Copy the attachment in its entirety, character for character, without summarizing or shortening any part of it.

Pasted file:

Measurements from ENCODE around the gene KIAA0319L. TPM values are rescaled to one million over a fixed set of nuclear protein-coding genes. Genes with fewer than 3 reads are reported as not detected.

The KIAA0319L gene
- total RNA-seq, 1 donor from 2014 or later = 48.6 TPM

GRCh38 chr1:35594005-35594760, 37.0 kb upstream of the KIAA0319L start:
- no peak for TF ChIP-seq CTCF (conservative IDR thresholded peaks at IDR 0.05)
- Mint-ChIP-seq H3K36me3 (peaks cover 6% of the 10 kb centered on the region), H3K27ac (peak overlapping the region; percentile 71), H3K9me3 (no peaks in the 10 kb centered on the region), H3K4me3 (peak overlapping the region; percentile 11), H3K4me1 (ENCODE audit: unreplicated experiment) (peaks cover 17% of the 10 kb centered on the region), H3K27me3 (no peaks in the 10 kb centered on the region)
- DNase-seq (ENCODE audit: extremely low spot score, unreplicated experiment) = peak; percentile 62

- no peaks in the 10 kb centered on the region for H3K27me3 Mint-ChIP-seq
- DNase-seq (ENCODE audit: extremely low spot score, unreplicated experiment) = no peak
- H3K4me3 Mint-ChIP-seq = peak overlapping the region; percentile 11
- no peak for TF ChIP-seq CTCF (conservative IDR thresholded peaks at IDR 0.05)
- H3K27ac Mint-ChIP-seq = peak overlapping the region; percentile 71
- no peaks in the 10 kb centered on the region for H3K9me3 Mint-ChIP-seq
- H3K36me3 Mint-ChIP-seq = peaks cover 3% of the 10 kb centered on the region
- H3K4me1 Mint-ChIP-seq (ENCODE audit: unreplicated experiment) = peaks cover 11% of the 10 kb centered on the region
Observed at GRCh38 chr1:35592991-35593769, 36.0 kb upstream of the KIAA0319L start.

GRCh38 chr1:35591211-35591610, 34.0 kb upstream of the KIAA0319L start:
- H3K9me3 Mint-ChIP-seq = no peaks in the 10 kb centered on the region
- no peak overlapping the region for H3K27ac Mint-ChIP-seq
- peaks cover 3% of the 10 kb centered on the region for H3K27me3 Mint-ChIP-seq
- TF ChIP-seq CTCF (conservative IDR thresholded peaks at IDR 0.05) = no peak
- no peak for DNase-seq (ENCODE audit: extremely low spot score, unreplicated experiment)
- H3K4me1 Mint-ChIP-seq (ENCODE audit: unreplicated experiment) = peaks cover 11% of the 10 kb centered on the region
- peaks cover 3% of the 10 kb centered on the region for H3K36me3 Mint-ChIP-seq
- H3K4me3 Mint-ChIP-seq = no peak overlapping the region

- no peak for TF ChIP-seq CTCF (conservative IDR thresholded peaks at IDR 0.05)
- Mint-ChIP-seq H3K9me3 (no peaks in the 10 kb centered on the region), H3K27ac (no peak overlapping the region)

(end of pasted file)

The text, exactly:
Measurements from ENCODE around the gene KIAA0319L. TPM values are rescaled to one million over a fixed set of nuclear protein-coding genes. Genes with fewer than 3 reads are reported as not detected.

The KIAA0319L gene
- total RNA-seq, 1 donor from 2014 or later = 48.6 TPM

GRCh38 chr1:35594005-35594760, 37.0 kb upstream of the KIAA0319L start:
- no peak for TF ChIP-seq CTCF (conservative IDR thresholded peaks at IDR 0.05)
- Mint-ChIP-seq H3K36me3 (peaks cover 6% of the 10 kb centered on the region), H3K27ac (peak overlapping the region; percentile 71), H3K9me3 (no peaks in the 10 kb centered on the region), H3K4me3 (peak overlapping the region; percentile 11), H3K4me1 (ENCODE audit: unreplicated experiment) (peaks cover 17% of the 10 kb centered on the region), H3K27me3 (no peaks in the 10 kb centered on the region)
- DNase-seq (ENCODE audit: extremely low spot score, unreplicated experiment) = peak; percentile 62

- no peaks in the 10 kb centered on the region for H3K27me3 Mint-ChIP-seq
- DNase-seq (ENCODE audit: extremely low spot score, unreplicated experiment) = no peak
- H3K4me3 Mint-ChIP-seq = peak overlapping the region; percentile 11
- no peak for TF ChIP-seq CTCF (conservative IDR thresholded peaks at IDR 0.05)
- H3K27ac Mint-ChIP-seq = peak overlapping the region; percentile 71
- no peaks in the 10 kb centered on the region for H3K9me3 Mint-ChIP-seq
- H3K36me3 Mint-ChIP-seq = peaks cover 3% of the 10 kb centered on the region
- H3K4me1 Mint-ChIP-seq (ENCODE audit: unreplicated experiment) = peaks cover 11% of the 10 kb centered on the region
Observed at GRCh38 chr1:35592991-35593769, 36.0 kb upstream of the KIAA0319L start.

GRCh38 chr1:35591211-35591610, 34.0 kb upstream of the KIAA0319L start:
- H3K9me3 Mint-ChIP-seq = no peaks in the 10 kb centered on the region
- no peak overlapping the region for H3K27ac Mint-ChIP-seq
- peaks cover 3% of the 10 kb centered on the region for H3K27me3 Mint-ChIP-seq
- TF ChIP-seq CTCF (conservative IDR thresholded peaks at IDR 0.05) = no peak
- no peak for DNase-seq (ENCODE audit: extremely low spot score, unreplicated experiment)
- H3K4me1 Mint-ChIP-seq (ENCODE audit: unreplicated experiment) = peaks cover 11% of the 10 kb centered on the region
- peaks cover 3% of the 10 kb centered on the region for H3K36me3 Mint-ChIP-seq
- H3K4me3 Mint-ChIP-seq = no peak overlapping the region

- no peak for TF ChIP-seq CTCF (conservative IDR thresholded peaks at IDR 0.05)
- Mint-ChIP-seq H3K9me3 (no peaks in the 10 kb centered on the region), H3K27ac (no peak overlapping the region)